Rarely do professionals tell us to get up and walk away. But today, that is exactly what we are telling you to do.
That’s right. We want you to get up and walk away. We want you to take a few minutes to stretch. We want you to move your body. Because this is the missing key to being more productive at work.
For years, health professionals have been spouting on about the benefits of exercise. We are well aware that exercise is essential for managing weight and maintaining our overall health (organs like our lungs and heart seem to like it).
We are even starting to hear more about the importance of incorporating exercise into our work days to become more productive at work. Employers start wellness programs, offer gym memberships, and hand out pedometers like Pez candies.
Up until now, all those efforts were entirely focused on enhancing fitness, losing weight, and improving health. Instead of thinking about how many pounds we’ll lose (which is important), let’s look at how our brain, energy, and engagement levels are enhanced by exercise and see how 5-10 minute exercises can make us more productive at work.
Employees at New Balance shoe company participated in a study related to productivity at work. After the four month trial period, 239 participants weighed in on their findings; 42% reported heightened engagement and concentration as a result of their increased level of physical activity at work.
A study at the University of Bristol reported similar findings. After exercising, participants returned to work feeling more tolerant of themselves and more forgiving of their colleagues. Additionally, they exhibited higher work performance, better time management and improved mental sharpness.
Moreover, a report in the Journal of Applied Physiology acknowledged exercise makes us feel happier, increases mental alertness, makes us smarter, helps us feel energized and stay more productive at work and at home.
As we age, our bodies produce fewer and fewer brain cells. Fortunately, exercise helps prevent this deterioration. Therefore, by the time active people reach their 50s and 60s, they have more brain cells than their sedentary co-workers. The fact that we have more brain cells dedicated to the task of completing a project is a pretty obvious indicator of increased productivity.
For those who haven’t reached middle-age yet, there are definite short-term advantages to exercise too. Exercise affects our mitochondria – our cell’s storehouse of power. The mitochondria produces a chemical called ATP that our bodies uses for energy. Exercise stimulates the development of new mitochondria. More mitochondria means more ATP. More ATP means more energy – both physically and mentally. Bam. There you have it – being more productive at work without spending more hours in front of your computer.
What Do I Need to Do to Be More Productive at Work?
You don’t need to run a marathon to see these results. A study at the University of Georgia found that, while there was a huge difference in levels of productivity between sedentary and active individuals, there was no difference between those who were moderately active and those who were involved in low-intensity workouts.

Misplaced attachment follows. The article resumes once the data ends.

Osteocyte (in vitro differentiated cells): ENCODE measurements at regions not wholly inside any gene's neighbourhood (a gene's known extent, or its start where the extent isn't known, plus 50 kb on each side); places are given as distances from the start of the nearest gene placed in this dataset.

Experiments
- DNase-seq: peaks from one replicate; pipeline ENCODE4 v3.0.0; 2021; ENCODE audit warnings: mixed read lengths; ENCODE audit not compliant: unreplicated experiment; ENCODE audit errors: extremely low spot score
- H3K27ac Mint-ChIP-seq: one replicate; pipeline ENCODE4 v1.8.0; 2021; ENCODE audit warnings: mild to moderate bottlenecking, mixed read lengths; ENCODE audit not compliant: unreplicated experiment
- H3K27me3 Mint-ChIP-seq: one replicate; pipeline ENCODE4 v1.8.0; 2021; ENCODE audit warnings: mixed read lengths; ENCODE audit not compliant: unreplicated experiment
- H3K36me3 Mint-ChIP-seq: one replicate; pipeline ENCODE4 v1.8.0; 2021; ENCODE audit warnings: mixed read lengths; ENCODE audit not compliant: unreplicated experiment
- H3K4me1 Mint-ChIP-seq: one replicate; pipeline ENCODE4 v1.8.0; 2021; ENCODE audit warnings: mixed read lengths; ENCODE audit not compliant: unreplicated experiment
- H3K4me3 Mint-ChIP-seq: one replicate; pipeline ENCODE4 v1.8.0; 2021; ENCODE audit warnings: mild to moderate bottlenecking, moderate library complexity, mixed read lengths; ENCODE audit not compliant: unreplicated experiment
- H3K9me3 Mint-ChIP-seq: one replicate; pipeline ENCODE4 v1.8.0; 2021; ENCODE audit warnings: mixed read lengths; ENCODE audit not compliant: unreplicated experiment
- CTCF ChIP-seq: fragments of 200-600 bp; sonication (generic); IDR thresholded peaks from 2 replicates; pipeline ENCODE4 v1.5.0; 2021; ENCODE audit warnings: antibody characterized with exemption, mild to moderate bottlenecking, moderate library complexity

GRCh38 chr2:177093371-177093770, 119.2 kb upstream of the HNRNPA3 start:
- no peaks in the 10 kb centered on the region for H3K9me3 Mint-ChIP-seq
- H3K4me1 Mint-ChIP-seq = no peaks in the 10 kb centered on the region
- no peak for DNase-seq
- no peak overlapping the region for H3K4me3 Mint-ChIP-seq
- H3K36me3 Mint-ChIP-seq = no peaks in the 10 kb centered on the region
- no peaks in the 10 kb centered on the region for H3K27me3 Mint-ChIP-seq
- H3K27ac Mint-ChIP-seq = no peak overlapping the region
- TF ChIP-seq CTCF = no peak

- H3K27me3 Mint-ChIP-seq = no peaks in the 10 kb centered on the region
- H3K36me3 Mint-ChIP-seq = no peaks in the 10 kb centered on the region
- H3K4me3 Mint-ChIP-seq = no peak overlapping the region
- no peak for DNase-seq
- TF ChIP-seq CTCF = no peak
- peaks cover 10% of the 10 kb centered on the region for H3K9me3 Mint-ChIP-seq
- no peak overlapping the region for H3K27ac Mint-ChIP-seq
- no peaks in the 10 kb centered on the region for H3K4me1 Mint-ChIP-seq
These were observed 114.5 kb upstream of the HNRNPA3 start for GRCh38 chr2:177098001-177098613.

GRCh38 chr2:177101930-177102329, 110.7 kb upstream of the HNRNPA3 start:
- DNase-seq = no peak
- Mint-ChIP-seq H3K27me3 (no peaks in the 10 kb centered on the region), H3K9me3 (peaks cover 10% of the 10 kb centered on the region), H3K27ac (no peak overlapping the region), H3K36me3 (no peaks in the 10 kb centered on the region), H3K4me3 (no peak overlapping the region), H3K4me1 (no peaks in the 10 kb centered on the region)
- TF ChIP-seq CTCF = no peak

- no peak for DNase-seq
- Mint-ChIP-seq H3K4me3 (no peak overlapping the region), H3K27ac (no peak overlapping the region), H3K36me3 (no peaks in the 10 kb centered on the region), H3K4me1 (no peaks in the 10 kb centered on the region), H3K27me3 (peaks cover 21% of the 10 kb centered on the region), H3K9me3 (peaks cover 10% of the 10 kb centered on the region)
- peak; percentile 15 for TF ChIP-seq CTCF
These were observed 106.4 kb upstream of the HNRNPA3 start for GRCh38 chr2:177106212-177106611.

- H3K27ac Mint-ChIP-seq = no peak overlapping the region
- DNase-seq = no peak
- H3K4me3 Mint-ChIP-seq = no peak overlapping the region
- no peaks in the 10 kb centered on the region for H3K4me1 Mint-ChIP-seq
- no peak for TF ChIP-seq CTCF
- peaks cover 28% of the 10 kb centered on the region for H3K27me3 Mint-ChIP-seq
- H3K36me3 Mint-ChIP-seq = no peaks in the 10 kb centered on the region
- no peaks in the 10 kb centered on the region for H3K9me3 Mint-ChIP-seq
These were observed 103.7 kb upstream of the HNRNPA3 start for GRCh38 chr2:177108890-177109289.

Here are some simple suggestions for incorporating movement and exercise into your work day and be more productive at work:
• Take the stairs. This is a technique that has been encouraged by weight loss hopefuls for years. However, the activity is just as beneficial for your brain as your waistline.
• Use the farthest break room, water fountain, bathroom, etc.
• Instead of sending emails, get up and walk to your colleague’s desk. Talk to him or her in person.
• Encourage your employer to host standing or walking meetings. You’ll notice an increase of active participation and sharing of ideas which will make everyone more productive.
• Replace your desk chair with an exercise ball. You’ll build core stabilizing muscles which will prevent lower back pain. More importantly, the constant shifting and attention to balance will keep your mind sharp. Consider getting a yoga ball base to prevent your “chair” from rolling across the office.
• Stand up. Just that simple movement can make a difference.
• Do some simple exercises at your desk. This article has some great suggestions.
• If your boss will go for it, ask for a standing desk. There are quite a few reasonably priced models. And most are adjustable. If you get tired of standing, you can lower it to normal height and sit on your exercise ball.
Give some of these suggestions a try. Then, come back and tell us how you fared.
Did you feel more productive at work? Happier? More enthusiastic about your job?
Jessica Velasco is a freelance writer. She needs to constantly remind herself to get up and move around. One of Jessica’s clients, Trim Nutrition, sells vitamin injections and focuses on improving people’s wellness and quality of life.